I am back after a nearly four month hiatus. Although I didn’t report on them as they were happening, over these past several months I was fortunate enough to have many incredible food experiences in Mongolia, China, Thailand, and Indonesia–experiences that I will reflect upon as I post going forward this fall.
Most recently I was in Thailand for a week. Food was of course, wonderful. Of particular note and following a trend of my own recent food interests, I appreciated the incredible diversity of vegetal leaves, sprigs, vines, and pods in local cuisines of North and Northeastern Thailand. I tend to be drawn to dishes that include a lot of greens, and in Thailand this idea goes way beyond “salad”. Today, back in Philadelphia, I am cooking to recreate one such food memory of a leafy curry—a curry that is simply named after the savory leaves of the kassod tree (Senna Siamea-see here for an image search of what these trees and flowers look like). In Thai, the name is khiilek ขี้เหล็ก.
English names for this tree vary: kassod, cassod, [Siamese] cassia. To keep things simple, I will refer to them by the Thai name, khiilek (pronounced “keelek”). The leaves and flowers of this tree taste a bit like cardamom, but the leaves should not be eaten raw due to a toxin that can damage the liver. If you have fresh leaves/flowers available, they should be boiled and squeezed of water 2 or 3 times before using in final cooking preparations.
Because of its toxicity in its raw state, as a cooking ingredient khiilek is generally used in soups throughout Thailand and Myanmar. In Thailand, the dish gaeng khiilek แกงขี้เหล็ก, or “khiilek soup” can be found in most any rice and soup stand or market. There are regional variations, however, with what goes into this “soup”. You can get a sense of regional diversity by seeing an image search for khiilek soup. You may notice that the soup seems to come in different colors: dark brown, green, and a pale orange. This difference is primarily whether the soup base is a coconut curry (popular in Southern, Central, North-central Thailand), or as an herbal soup, as it is in Northeastern Thailand.
Today I am trying the coconut curry version.
I found the leaves in jarred form at a Cambodian market in North Philadelphia, Seng Hong market. As usual, I checked the name in Thai to be sure I was buying the thing I thought it was. If you cannot do this, ask the shopkeeper (smaller shops in North and South Philly are best for this). This can be found in the jarred/canned Southeast Asian section of the market. At the large markets on Washington Ave, the jars don’t have Thai writing, but are labeled as “Cassia”.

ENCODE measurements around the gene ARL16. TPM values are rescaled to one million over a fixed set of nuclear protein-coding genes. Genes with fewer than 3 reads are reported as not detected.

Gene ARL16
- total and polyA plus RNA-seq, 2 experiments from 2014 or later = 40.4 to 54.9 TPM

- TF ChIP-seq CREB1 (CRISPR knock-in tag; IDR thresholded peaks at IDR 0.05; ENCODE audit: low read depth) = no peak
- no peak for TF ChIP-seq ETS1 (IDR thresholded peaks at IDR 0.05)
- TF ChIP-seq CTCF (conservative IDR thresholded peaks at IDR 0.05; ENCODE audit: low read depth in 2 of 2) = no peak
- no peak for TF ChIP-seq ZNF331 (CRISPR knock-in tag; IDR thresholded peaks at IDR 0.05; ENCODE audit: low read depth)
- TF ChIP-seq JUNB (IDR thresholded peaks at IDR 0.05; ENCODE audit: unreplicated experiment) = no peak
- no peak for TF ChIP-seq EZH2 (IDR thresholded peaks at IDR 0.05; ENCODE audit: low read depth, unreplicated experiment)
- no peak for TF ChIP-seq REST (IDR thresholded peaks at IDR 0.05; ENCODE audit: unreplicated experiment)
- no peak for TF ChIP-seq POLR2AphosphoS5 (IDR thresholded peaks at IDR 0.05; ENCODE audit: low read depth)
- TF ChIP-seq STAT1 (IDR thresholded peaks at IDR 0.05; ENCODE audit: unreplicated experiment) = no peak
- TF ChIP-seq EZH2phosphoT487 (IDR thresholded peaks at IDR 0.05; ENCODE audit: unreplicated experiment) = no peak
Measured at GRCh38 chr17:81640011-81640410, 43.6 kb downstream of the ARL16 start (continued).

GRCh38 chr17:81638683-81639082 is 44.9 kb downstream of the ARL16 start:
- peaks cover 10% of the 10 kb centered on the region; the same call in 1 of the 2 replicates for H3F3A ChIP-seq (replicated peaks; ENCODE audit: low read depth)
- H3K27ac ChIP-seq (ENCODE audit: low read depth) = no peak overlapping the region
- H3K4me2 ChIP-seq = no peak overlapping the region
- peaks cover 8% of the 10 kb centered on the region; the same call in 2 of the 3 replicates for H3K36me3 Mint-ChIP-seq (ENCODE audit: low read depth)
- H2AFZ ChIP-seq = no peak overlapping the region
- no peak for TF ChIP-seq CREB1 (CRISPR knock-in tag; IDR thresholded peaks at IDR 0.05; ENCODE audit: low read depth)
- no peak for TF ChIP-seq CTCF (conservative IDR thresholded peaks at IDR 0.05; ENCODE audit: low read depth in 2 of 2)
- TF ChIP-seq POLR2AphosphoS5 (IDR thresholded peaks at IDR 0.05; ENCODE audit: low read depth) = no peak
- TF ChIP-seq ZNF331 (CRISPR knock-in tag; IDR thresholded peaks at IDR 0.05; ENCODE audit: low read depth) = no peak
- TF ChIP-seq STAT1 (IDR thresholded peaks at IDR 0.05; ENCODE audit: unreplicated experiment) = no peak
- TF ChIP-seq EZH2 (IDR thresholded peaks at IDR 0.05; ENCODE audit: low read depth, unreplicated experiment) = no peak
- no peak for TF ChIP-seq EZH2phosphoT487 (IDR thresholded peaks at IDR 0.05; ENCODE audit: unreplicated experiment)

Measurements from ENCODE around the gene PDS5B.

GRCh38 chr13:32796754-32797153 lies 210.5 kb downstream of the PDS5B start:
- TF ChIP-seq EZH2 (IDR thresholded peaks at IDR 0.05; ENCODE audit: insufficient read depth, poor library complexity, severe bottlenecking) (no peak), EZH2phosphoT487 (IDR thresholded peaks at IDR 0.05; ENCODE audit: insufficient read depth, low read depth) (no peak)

Today’s effort was kind of experimental, based heavily on research of Thai language blog posts and videos. The curry paste that is generally used for khiilek coconut curry is basically the same as red curry paste (namprik gaengdaeng น้ำพริกแกงแดง), with the addition of rhizome (grachai กระชาย) and tumeric. I followed the advice of Pim and her great blog, “Pim’s family kitchen” ครัวบ้านพิม to use ready-made red curry paste instead of doing that from scratch. Other examples online puree the leaves to produce an effect that is a thick soup. Some may find this a more attractive option, and a good example can be found in a Thai FoodTravelTV video here.
The results were tasty, and I was surprised with the flavor (especially as I was using canned leaves). Below is my first attempt.
Kassod leaf curry with grilled fish – gaeng khiilek plaa yang – แกงขี้เหล็กปลาย่าง
Below are images with captions of other the key ingredients besides khiilek leaves. Approximate amounts: 1 16 oz jar of khiilek leaves, Japanese mackerel, 1/2 lb of pork ribs, 1-2 Tblsp rhizome, 1-2 Tblsp palm sugar, 2 cups coconut milk or cream, water if too thick, fish sauce to taste.
- Grill fish. I used a charcoal grill with hardwood charcoal. My fish was a Japanese mackerel (cleaned) that was seasoned with a little salt. Grill until golden and crispy on all sides. After it is cool, hand shred the fish meat and remove bones if they will be a nuisance. Parboil pork ribs (optional, and probably less important as this is an opaque curry anyway).
- Drain and soak khiilek leaves in lots of water. Drain and squeeze dry.
- Chop rhizome and mash in mortar and pestle. Fry the red curry paste and rhizome in a little oil. Add in the shredded grilled fish and pork ribs.
- Add in khiilek leaves, and add sugar and more coconut milk/cream or water to cover. Bring to boil.
- Taste for final seasoning and add palm sugar and/or fish sauce to balance flavors.
Next time I make this, I will experiment with colors and perhaps puree about half of the leaves.